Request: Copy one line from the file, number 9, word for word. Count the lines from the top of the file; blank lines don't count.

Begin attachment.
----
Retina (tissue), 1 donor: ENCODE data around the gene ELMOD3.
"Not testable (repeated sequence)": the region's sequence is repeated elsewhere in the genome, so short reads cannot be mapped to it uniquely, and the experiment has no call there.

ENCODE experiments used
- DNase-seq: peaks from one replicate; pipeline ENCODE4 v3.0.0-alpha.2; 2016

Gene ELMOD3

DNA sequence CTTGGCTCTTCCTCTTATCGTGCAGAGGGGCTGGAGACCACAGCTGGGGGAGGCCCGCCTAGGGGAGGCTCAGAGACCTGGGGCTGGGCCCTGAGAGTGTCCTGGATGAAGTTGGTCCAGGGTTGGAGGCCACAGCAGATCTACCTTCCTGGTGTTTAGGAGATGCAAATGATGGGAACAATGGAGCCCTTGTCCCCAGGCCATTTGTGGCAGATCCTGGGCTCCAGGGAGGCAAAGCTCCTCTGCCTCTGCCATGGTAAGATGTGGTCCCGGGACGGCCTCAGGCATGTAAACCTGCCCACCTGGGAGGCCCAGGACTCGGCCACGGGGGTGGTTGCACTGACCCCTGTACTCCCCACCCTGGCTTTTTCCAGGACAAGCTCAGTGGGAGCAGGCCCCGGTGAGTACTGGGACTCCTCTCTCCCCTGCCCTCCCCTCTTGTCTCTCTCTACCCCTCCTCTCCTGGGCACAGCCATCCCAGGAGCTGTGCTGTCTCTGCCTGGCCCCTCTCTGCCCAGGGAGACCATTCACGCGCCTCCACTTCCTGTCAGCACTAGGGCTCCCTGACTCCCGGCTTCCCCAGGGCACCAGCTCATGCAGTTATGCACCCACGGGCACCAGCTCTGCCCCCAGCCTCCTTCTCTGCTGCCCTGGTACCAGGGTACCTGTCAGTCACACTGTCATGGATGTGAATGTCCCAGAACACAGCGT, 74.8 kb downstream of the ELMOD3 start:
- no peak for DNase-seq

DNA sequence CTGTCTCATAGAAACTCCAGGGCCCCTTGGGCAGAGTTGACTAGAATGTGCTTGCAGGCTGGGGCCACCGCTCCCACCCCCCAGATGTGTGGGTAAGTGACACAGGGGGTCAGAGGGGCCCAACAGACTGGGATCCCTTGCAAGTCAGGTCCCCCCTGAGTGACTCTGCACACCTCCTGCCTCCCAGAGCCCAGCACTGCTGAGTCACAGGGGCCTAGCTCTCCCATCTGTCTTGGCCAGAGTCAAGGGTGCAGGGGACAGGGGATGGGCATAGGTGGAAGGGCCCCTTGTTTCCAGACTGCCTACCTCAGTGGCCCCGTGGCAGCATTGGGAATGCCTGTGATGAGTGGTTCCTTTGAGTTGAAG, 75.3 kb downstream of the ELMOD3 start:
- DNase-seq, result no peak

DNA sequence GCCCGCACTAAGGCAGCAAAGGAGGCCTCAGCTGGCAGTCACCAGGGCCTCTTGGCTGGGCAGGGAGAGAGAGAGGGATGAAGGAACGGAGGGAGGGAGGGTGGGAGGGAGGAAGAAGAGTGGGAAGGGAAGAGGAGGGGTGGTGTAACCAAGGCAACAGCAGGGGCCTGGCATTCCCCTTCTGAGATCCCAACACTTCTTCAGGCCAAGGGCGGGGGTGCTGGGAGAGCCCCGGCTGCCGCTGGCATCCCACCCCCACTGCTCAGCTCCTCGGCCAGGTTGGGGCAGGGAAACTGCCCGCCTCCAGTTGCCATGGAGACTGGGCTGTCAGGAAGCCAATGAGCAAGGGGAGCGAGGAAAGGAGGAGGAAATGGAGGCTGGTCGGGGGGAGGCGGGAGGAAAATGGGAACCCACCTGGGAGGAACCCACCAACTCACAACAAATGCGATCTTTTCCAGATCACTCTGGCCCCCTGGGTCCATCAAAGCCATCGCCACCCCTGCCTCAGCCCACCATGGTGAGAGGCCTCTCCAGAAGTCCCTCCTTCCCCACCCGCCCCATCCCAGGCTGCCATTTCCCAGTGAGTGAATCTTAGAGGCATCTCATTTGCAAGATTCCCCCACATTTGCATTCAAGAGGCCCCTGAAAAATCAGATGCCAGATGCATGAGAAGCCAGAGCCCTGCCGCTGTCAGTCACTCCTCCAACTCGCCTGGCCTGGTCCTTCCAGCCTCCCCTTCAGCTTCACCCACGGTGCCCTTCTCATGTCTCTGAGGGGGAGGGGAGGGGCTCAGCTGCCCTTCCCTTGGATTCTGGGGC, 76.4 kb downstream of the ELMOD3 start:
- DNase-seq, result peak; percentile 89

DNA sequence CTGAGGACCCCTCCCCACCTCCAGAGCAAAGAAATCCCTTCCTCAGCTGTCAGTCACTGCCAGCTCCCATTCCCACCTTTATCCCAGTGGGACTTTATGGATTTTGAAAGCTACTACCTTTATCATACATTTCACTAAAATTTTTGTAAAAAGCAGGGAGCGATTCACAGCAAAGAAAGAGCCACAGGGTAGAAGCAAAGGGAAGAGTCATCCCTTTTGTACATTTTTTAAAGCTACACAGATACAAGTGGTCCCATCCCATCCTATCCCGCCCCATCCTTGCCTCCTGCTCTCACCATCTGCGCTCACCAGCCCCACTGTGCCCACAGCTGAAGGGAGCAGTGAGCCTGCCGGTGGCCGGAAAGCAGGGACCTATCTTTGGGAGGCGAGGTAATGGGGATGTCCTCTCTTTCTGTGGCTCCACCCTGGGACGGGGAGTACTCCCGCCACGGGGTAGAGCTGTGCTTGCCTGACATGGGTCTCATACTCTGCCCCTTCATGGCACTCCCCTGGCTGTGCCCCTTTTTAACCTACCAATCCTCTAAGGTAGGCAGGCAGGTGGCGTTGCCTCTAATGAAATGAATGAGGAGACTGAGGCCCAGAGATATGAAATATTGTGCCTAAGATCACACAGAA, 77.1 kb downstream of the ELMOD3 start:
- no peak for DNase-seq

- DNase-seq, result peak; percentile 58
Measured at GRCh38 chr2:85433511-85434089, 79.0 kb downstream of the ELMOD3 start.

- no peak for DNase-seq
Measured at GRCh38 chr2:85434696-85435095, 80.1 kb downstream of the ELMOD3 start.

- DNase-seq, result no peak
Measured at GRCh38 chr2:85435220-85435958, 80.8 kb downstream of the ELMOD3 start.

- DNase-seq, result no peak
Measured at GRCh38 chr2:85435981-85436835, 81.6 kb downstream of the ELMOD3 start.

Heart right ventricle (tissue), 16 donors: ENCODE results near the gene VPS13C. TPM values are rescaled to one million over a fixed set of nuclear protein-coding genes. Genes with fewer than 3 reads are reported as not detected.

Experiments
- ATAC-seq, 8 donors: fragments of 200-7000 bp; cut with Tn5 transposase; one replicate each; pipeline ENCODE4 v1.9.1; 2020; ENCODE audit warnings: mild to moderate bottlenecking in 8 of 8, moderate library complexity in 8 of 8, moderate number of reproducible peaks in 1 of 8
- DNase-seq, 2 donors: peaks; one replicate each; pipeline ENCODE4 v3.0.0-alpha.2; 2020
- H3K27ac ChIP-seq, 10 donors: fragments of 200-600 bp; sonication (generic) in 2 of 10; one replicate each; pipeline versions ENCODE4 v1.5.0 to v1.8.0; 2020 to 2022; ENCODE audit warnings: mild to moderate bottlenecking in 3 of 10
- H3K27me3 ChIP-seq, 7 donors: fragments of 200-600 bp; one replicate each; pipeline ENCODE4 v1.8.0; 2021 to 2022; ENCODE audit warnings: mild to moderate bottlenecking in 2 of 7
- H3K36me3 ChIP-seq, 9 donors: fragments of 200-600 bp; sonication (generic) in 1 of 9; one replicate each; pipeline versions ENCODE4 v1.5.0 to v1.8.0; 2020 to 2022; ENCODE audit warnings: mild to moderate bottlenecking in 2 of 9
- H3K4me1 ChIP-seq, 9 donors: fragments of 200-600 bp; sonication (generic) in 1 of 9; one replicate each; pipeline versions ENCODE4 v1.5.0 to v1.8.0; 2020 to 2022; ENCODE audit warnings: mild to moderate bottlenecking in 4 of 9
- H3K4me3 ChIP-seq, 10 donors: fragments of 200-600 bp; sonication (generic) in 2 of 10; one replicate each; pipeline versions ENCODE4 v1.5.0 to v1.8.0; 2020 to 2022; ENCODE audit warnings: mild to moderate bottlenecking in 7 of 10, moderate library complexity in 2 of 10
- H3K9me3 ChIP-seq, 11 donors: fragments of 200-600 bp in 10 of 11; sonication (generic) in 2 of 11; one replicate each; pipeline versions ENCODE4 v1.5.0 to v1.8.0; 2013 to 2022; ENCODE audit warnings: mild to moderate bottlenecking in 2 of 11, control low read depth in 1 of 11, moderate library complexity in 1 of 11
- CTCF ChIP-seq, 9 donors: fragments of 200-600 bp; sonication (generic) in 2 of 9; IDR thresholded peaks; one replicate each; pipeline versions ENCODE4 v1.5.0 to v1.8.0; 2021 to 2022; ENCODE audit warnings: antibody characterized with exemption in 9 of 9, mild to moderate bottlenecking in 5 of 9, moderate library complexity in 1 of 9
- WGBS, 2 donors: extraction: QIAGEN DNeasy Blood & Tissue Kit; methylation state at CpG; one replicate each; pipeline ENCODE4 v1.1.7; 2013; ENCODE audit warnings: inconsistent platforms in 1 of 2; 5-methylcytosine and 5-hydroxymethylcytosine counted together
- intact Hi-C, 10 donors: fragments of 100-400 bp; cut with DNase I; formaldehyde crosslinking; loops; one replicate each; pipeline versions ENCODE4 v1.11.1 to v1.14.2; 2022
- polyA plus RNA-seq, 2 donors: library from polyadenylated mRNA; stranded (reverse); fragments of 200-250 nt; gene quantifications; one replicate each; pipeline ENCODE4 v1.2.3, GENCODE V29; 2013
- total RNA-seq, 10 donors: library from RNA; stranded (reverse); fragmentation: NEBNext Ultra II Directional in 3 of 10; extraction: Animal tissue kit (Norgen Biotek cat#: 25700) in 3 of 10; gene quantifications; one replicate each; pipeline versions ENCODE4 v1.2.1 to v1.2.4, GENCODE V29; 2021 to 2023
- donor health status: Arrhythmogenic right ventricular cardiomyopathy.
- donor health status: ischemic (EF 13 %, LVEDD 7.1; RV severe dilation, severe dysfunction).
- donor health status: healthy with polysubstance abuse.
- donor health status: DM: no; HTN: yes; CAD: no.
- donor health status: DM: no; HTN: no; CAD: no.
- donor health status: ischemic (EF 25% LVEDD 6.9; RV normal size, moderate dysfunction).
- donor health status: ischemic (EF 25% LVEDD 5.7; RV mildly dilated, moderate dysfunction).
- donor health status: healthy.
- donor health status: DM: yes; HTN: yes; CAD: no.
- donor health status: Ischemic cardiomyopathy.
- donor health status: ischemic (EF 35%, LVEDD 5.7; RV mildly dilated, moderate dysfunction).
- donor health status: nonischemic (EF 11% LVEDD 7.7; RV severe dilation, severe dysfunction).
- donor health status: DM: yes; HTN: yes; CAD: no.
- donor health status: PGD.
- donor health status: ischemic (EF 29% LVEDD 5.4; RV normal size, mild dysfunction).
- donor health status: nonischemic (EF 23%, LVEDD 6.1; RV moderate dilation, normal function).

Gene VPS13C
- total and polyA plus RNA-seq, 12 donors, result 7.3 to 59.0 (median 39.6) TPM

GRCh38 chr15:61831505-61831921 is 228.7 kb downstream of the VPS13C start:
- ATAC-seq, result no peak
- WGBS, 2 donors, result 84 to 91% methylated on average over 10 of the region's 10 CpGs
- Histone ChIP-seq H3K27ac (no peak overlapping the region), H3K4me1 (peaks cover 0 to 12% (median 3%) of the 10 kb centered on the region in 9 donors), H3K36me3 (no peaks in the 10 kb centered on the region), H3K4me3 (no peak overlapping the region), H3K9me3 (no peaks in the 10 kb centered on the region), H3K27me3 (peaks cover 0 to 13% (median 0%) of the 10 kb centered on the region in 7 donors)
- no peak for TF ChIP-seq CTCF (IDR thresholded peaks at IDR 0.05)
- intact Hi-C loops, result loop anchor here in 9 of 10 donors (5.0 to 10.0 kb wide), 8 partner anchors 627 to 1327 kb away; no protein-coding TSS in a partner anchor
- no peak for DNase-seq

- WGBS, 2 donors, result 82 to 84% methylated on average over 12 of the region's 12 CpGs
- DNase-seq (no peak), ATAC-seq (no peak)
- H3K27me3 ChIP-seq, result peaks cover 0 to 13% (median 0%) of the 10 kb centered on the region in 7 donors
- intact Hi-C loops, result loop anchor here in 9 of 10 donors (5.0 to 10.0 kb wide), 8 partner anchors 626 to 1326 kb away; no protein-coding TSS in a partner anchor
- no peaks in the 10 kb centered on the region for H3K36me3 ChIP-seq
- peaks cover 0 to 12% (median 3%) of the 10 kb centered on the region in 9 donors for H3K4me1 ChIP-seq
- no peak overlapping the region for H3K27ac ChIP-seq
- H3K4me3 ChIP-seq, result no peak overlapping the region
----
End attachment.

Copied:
- DNase-seq, result no peak